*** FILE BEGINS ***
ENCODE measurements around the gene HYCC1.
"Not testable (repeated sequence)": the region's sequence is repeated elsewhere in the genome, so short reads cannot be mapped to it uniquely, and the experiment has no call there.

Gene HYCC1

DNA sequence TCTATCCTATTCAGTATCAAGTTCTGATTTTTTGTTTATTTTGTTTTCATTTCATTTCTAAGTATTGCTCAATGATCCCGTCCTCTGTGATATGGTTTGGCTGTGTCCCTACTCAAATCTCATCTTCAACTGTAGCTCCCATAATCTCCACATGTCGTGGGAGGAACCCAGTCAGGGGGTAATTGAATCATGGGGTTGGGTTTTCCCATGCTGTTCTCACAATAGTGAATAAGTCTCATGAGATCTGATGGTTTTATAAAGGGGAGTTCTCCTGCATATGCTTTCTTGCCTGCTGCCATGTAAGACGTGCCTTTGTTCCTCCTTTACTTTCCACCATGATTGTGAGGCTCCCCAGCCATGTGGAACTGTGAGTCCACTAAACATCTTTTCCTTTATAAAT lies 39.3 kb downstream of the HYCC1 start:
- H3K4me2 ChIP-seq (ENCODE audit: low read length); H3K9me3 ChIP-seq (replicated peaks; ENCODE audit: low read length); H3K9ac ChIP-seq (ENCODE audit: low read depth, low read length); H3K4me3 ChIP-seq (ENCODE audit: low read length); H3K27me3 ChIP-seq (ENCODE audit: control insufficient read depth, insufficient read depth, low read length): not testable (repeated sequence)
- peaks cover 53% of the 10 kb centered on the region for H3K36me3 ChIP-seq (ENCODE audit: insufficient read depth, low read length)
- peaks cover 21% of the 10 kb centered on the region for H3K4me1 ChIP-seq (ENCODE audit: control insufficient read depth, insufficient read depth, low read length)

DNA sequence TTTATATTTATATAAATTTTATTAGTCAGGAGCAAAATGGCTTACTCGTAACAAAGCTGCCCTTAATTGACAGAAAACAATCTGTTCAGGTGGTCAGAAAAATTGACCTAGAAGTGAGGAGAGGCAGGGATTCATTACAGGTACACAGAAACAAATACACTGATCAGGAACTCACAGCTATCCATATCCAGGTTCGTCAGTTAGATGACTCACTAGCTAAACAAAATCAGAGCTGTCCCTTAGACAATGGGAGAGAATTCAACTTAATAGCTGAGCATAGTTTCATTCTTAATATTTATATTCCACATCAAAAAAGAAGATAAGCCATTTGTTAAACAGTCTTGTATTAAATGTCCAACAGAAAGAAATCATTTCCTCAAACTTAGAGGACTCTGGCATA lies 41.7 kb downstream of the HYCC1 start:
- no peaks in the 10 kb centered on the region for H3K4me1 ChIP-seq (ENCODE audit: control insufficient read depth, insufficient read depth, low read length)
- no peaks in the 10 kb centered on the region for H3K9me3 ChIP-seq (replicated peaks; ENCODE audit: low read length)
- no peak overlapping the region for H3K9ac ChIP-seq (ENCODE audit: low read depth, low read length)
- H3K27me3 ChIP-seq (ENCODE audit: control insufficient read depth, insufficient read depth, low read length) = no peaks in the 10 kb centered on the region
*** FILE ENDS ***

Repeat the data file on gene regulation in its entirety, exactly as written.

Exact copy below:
ENCODE measurements around the gene HYCC1.
"Not testable (repeated sequence)": the region's sequence is repeated elsewhere in the genome, so short reads cannot be mapped to it uniquely, and the experiment has no call there.

Gene HYCC1

DNA sequence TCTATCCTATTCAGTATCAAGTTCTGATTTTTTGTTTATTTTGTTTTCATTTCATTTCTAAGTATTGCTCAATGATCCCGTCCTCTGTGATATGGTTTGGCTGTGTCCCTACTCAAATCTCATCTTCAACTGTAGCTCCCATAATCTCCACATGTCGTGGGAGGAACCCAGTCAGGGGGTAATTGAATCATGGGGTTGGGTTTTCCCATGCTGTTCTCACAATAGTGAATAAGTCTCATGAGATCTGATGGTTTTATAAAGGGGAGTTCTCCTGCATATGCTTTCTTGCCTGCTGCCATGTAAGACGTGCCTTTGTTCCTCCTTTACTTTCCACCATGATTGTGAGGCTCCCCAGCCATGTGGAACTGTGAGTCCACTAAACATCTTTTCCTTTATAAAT lies 39.3 kb downstream of the HYCC1 start:
- H3K4me2 ChIP-seq (ENCODE audit: low read length); H3K9me3 ChIP-seq (replicated peaks; ENCODE audit: low read length); H3K9ac ChIP-seq (ENCODE audit: low read depth, low read length); H3K4me3 ChIP-seq (ENCODE audit: low read length); H3K27me3 ChIP-seq (ENCODE audit: control insufficient read depth, insufficient read depth, low read length): not testable (repeated sequence)
- peaks cover 53% of the 10 kb centered on the region for H3K36me3 ChIP-seq (ENCODE audit: insufficient read depth, low read length)
- peaks cover 21% of the 10 kb centered on the region for H3K4me1 ChIP-seq (ENCODE audit: control insufficient read depth, insufficient read depth, low read length)

DNA sequence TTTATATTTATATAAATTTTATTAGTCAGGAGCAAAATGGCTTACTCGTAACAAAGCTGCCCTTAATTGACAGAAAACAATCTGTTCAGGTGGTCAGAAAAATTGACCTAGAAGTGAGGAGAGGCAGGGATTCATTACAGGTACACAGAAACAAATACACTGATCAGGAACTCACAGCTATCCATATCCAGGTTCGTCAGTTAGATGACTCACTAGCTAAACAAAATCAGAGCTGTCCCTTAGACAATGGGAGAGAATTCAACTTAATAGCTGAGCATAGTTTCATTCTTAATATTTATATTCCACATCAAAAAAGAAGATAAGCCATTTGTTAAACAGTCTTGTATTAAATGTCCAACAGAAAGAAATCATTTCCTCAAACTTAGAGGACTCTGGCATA lies 41.7 kb downstream of the HYCC1 start:
- no peaks in the 10 kb centered on the region for H3K4me1 ChIP-seq (ENCODE audit: control insufficient read depth, insufficient read depth, low read length)
- no peaks in the 10 kb centered on the region for H3K9me3 ChIP-seq (replicated peaks; ENCODE audit: low read length)
- no peak overlapping the region for H3K9ac ChIP-seq (ENCODE audit: low read depth, low read length)
- H3K27me3 ChIP-seq (ENCODE audit: control insufficient read depth, insufficient read depth, low read length) = no peaks in the 10 kb centered on the region